Manly Guy left Friday morning at 5 AM for 2.5 days to watch some of his CrossFit buddies compete in the CrossFit Regionals in San Jose over the weekend. I encouraged him to go, and was glad that he was able to watch and support his friends. As an added bonus, he crashed at his best friend’s house in the South Bay, so he got some valuable Bromance time, too.
Of course, this meant that I was on kid duty by myself for nearly three days. And while it has gotten easier than it used to be (when I had multiple toddlers in the house), it is still challenging. The kids are great, they didn’t act up, it wasn’t that it was that BAD; it is just the relentlessness of caring for children that can make it hard. By the time Manly Guy got home on Sunday afternoon, I was *really* needing a break. It gets to the point that every request/question/interruption while doing a task (like cleaning the kitchen) gets to be Too Much. While I have yet to snap at my kids with “Can you please just leave me the f*&k alone?”, I have certainly thought it in my head.
When I think of the many mothers who deal with situations not nearly as wonderful as mine, it is a chilling thought. I have a wonderful, supportive husband and four great kids. While we are not rich, we are comfortable, and I don’t have to worry if we will have enough to eat or a roof over our head. Everyone is healthy and generally happy. We our extremely blessed and I try to remind myself often to be grateful. It is amazing to me that even under really wonderful circumstances, child rearing can feel very hard, particularly when I know that it could be so much harder.
Of course we hear in the news every so often about mothers who totally lose it, kill their kids, and often try to kill themselves. In mid-May there was the case of Carol Coronado in Southern California who stabbed her three daughters to death and then slashed her wrists. Such a horrible story! The daughters were 2 1/2 years old, 16 months old and 2 months old. The husband was across the street working on the car. Now this mother is facing jail for life and possibly the death penalty. The whole situation seems such a senseless loss of life, a terrible end for everyone involved, including the husband, who will be emotionally scarred for life.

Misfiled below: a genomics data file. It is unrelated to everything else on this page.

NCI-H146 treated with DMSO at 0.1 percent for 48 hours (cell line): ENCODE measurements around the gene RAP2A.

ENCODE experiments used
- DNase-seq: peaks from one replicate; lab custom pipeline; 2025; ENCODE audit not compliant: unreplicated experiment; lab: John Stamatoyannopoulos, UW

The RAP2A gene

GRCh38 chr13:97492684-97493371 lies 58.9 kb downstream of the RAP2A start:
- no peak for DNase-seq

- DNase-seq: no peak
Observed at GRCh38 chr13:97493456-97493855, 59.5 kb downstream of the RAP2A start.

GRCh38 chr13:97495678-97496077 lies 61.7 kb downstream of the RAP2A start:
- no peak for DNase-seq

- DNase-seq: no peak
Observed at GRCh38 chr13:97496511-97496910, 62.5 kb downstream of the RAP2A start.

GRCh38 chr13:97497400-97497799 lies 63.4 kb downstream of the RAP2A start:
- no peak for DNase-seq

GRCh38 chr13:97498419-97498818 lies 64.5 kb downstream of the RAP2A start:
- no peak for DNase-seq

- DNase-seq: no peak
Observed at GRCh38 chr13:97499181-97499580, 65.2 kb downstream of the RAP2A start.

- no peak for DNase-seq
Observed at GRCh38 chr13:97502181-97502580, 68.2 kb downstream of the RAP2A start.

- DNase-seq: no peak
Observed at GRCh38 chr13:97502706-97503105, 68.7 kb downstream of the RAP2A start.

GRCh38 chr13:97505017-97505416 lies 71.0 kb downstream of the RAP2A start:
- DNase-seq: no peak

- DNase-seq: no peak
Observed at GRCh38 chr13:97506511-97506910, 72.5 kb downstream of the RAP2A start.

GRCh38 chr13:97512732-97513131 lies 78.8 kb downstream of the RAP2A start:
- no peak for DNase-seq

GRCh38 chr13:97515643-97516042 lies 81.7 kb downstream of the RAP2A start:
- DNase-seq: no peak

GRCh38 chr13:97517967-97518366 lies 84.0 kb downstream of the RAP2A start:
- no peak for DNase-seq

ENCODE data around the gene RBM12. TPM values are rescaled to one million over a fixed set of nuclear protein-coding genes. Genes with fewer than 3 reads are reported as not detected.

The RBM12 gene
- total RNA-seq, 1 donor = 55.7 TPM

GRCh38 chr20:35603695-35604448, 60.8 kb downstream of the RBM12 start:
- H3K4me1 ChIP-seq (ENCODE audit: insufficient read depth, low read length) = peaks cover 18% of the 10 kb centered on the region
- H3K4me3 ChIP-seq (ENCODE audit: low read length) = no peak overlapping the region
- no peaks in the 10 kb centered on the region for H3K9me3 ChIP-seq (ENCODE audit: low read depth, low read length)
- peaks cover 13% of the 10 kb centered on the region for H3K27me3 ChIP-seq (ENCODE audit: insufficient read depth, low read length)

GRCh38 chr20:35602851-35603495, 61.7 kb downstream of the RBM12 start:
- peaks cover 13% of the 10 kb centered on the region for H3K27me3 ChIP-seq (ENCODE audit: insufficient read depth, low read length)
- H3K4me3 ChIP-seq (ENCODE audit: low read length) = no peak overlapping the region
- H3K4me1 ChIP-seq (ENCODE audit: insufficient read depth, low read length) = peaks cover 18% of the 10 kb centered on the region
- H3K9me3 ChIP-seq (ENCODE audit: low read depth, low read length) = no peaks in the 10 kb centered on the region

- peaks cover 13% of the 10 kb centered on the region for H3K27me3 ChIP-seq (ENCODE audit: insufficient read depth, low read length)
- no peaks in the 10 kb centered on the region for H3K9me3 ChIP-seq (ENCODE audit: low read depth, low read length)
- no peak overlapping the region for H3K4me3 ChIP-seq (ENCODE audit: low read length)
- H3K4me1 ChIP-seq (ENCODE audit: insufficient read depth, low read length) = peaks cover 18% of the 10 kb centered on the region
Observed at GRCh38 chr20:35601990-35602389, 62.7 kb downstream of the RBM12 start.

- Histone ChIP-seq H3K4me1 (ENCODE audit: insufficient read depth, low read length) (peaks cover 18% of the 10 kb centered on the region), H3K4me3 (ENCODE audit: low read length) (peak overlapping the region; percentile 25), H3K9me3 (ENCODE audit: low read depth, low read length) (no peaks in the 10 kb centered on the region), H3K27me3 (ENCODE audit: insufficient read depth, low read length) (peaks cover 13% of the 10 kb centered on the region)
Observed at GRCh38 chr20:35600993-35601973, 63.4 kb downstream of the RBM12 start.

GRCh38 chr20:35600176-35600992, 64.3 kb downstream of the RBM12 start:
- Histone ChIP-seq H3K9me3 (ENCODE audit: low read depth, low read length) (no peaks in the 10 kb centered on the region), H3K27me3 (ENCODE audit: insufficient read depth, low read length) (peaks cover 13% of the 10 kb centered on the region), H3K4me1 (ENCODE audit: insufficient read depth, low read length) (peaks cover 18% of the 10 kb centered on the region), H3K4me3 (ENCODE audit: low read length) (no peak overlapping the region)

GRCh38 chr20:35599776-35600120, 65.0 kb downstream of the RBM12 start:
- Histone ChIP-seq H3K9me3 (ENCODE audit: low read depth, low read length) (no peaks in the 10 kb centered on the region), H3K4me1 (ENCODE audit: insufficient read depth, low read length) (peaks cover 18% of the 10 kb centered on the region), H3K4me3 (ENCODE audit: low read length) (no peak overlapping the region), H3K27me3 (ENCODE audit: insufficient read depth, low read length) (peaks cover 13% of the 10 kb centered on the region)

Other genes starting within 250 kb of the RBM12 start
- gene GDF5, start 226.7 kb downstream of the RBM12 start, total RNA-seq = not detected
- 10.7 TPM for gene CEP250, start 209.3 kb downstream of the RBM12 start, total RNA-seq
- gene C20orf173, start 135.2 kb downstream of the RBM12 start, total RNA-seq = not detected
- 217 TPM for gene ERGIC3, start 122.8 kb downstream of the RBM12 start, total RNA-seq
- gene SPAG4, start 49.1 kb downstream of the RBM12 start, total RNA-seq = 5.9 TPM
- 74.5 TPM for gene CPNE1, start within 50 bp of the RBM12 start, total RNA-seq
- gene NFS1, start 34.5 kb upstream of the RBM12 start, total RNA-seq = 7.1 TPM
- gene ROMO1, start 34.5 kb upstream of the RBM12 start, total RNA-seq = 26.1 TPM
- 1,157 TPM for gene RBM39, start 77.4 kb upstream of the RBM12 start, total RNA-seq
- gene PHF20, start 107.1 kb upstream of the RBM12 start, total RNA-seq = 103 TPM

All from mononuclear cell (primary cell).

The other recent news story that made me pause was the accidental heroin overdose of Peaches Geldof in April. She was twenty-five, mother of two young sons (2 years old and 11 months old), married to Thomas Cohen, the lead singer of a band called S.C.U.M. On the surface she had it all– she was the daughter of a rock star living the privileged life of a model, married to a rock star. Looking over her biography, it seems that she was working in TV and fashion up until 2011, when she got engaged to Thomas Cohen. In April 2012 she gave birth to their first son, then she and Thomas married in September 2012, and she had their second son in April 2013.
What struck me about both of these tragedies was my lack of surprise. As soon as I heard the ages of the children in both cases, I could see why it could happen. When V turned five last year, I did a little dance to celebrate no longer having a baby or toddler in the house. To some, this may sound really calloused, but after ten years of baby and toddler years (with the four kids), it was a relief to *not* be pregnant/breastfeeding/changing diapers/trying to negotiate with a toddler. Motherhood is more demanding than I could have ever imagined, and it was particularly so when the kids were under age five. While I still have challenging days, I remind myself that it is a lot easier than it used to be. When I think back to those early days, especially in the first six months, I can see how some mothers can literally go crazy.
It is easy to imagine a woman with three children under three (including a new infant) wondering how her life became so miserable and feeling terribly desperate. It is not a stretch to envision a young, beautiful celebrity with two little boys wanting to escape the drudgery that motherhood can be. I don’t know if there is a fix for this. Raising kids is a hard job and I’m not sure that society really *can* make it easier, or that it would be appropriate to do so. But it would be nice if the hard work was at least acknowledged by more people. Many of us don’t realize (I certainly didn’t before I had children) that motherhood is one of the toughest jobs ever, even when the parameters are close to perfect.